Outdoor Dining at Restaurants in L.A. County Suspended Starting on Wednesday

As COVID infections skyrocket, county public health officials have announced restaurants, bars, wineries, and breweries have to temporarily stop offering on-premises service
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As COVID-19 cases and hospitalizations skyrocket, Los Angeles County public health officials announced on Sunday that all on-premises outdoor dining at restaurants, breweries, wineries, and bars must cease. The change in policy will go into effect at 10 p.m. on Wednesday, November 25, and stay in place for a minimum of three weeks.

The shutdown of on-premises dining comes on the heels of a series of stricter safeguards and restrictions that went into effect on Friday, November 20, including a “business curfew” that required restaurants to close for on-site dining and drinking at 10 p.m. and limited capacity to 50 percent at restaurants, breweries, and wineries operating outdoors.

Gathering and socializing with individuals from other households remains a key concern for public health authorities, particularly going into the holiday season, when many are eager to see friends and family. Temporarily shutting down outdoor dining is an effort to cut down on those sorts of gatherings, as well as an effort to limit service workers’ exposure to diners who have to remove their masks to eat and drink.

“The persistent high number of cases requires additional safety measures that limit mixing in settings where people are not wearing masks,” Dr. Barbara Ferrer noted in a statement announcing the policy.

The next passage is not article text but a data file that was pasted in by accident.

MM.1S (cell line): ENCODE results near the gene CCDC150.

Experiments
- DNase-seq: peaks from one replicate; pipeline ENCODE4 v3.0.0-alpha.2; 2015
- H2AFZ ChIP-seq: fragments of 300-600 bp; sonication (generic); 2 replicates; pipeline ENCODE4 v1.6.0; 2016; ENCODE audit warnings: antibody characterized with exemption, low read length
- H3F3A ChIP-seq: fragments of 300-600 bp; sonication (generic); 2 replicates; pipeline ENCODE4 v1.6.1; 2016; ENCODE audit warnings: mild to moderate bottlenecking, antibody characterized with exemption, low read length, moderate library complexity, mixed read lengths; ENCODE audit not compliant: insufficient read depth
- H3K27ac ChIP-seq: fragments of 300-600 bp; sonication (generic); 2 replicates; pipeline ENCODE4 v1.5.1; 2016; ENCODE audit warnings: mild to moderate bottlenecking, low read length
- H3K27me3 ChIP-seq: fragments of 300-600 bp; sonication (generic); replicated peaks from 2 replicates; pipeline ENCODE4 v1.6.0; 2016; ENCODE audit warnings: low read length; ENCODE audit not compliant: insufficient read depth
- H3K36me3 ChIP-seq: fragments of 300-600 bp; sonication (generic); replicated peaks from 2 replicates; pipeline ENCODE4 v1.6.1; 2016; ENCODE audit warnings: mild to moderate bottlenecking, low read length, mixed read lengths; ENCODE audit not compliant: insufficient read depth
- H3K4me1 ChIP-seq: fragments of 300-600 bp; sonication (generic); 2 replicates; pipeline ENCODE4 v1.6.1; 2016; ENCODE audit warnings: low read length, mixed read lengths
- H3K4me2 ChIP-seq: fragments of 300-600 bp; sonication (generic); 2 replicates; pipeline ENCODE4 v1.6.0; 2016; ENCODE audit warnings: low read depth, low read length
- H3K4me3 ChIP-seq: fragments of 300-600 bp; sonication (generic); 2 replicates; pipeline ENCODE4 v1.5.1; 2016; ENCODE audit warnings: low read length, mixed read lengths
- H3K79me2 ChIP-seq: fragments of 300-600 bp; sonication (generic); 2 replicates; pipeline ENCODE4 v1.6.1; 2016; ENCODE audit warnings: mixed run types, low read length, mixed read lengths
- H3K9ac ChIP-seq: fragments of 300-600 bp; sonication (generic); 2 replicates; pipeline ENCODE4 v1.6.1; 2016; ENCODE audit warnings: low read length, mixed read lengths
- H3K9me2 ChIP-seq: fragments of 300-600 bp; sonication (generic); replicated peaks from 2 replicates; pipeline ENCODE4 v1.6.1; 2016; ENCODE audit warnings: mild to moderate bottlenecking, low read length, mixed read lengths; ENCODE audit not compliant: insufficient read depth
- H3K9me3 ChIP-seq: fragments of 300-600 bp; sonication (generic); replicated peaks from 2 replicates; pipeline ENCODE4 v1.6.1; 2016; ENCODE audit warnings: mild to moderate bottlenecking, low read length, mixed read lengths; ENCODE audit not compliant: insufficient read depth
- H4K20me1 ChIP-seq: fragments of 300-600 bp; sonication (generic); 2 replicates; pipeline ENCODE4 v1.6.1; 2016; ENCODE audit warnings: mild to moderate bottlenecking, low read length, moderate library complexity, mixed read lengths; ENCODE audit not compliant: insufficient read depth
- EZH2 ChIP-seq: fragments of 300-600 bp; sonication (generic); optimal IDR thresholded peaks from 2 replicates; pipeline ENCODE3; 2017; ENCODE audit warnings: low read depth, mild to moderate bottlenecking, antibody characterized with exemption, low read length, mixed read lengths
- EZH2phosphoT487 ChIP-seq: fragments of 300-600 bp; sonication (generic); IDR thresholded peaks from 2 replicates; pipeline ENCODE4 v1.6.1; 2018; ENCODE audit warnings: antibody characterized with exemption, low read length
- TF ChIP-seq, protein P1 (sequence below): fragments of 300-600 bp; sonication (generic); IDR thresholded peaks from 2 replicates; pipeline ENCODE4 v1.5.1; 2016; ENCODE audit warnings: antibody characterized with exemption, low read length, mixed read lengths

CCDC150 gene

Even with outdoor dining temporarily suspended, restaurants are able to continue offering takeout and delivery service—including after 10 p.m.

“We hope individuals continue to support restaurants, breweries, and wineries by ordering for takeout or delivery,” Dr. Ferrer said. “We also fervently hope every L.A. County resident supports all our businesses by following the public health directives that we know work to slow spread.”

For the most part, business owners are being asked to cooperate with the new rules of their own accord, with Dr. Ferrer noting at a briefing that, “the best enforcement is voluntary compliance.” If some businesses repeatedly violate the order, they may be approached with public health citations, or in rare cases full closures of the business. Law enforcement agencies, such as the sheriff’s department, are expected to be asked to provide assistance only as “an extreme last resort.”

Additional restrictions on commercial activity are likely to be announced in the coming days. Officials have said that if the five-day average of new cases exceeds 4,500 or the five-day average of hospitalizations exceeds 2,000, a new “targeted safer at home order”—more like what Los Angeles experienced in the early phases of the pandemic—is expected.


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